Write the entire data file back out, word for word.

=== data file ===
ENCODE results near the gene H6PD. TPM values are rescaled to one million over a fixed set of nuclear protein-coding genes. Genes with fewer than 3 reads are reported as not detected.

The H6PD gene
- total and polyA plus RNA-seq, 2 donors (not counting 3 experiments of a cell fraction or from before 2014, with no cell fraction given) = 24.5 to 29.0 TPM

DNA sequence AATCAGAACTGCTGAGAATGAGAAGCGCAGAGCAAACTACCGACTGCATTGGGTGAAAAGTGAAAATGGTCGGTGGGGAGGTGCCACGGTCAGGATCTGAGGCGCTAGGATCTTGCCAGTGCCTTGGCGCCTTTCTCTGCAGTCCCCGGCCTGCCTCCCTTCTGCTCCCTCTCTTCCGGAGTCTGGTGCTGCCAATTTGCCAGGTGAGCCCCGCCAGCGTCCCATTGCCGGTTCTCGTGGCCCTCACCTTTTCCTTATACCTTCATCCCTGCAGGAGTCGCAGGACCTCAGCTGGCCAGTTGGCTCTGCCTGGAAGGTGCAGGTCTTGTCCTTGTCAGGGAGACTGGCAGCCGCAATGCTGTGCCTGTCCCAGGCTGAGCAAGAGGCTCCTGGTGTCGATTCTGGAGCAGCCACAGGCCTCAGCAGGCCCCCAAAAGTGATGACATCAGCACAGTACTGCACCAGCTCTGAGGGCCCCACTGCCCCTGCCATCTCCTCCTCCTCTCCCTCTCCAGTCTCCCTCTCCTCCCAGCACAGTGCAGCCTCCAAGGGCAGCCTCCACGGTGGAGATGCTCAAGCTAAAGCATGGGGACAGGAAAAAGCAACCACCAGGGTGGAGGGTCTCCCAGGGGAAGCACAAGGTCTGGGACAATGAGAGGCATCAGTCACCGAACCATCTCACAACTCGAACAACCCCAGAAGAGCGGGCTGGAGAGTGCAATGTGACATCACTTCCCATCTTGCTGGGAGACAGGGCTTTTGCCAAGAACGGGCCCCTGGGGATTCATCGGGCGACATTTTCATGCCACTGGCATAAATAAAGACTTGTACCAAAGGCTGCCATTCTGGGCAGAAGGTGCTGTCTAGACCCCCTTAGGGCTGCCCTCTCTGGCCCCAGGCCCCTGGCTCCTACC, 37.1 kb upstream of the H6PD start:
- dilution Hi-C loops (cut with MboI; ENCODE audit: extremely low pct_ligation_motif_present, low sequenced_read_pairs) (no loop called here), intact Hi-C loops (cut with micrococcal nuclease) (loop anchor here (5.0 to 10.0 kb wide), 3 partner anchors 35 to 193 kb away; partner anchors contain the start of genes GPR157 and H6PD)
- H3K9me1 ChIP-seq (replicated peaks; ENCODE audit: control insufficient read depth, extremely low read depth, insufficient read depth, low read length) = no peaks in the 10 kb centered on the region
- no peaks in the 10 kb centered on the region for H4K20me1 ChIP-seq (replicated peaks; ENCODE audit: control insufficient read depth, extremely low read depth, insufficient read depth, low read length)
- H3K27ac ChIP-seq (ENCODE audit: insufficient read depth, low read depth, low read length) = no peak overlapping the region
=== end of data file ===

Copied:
ENCODE results near the gene H6PD. TPM values are rescaled to one million over a fixed set of nuclear protein-coding genes. Genes with fewer than 3 reads are reported as not detected.

The H6PD gene
- total and polyA plus RNA-seq, 2 donors (not counting 3 experiments of a cell fraction or from before 2014, with no cell fraction given) = 24.5 to 29.0 TPM

DNA sequence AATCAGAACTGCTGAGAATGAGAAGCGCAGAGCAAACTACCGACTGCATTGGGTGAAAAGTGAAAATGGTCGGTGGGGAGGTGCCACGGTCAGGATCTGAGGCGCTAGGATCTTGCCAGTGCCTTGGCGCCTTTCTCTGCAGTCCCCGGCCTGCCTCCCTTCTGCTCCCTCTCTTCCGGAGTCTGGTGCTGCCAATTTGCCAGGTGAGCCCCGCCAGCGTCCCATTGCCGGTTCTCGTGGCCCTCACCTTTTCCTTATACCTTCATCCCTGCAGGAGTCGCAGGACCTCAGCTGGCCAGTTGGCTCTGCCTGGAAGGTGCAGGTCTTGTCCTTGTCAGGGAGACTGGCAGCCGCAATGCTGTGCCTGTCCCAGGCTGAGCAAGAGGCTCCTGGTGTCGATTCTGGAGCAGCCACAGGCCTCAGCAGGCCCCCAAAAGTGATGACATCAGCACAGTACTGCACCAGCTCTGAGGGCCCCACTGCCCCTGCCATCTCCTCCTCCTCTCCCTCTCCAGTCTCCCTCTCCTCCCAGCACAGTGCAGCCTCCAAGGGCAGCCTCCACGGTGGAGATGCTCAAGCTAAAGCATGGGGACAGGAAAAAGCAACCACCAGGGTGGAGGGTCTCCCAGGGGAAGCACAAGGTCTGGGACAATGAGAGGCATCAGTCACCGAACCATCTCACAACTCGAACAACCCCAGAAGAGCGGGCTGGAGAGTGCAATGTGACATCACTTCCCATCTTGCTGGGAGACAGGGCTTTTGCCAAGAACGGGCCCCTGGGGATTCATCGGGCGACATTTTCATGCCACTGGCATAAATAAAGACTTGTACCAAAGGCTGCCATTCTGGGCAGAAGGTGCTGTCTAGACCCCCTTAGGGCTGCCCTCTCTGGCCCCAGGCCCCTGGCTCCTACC, 37.1 kb upstream of the H6PD start:
- dilution Hi-C loops (cut with MboI; ENCODE audit: extremely low pct_ligation_motif_present, low sequenced_read_pairs) (no loop called here), intact Hi-C loops (cut with micrococcal nuclease) (loop anchor here (5.0 to 10.0 kb wide), 3 partner anchors 35 to 193 kb away; partner anchors contain the start of genes GPR157 and H6PD)
- H3K9me1 ChIP-seq (replicated peaks; ENCODE audit: control insufficient read depth, extremely low read depth, insufficient read depth, low read length) = no peaks in the 10 kb centered on the region
- no peaks in the 10 kb centered on the region for H4K20me1 ChIP-seq (replicated peaks; ENCODE audit: control insufficient read depth, extremely low read depth, insufficient read depth, low read length)
- H3K27ac ChIP-seq (ENCODE audit: insufficient read depth, low read depth, low read length) = no peak overlapping the region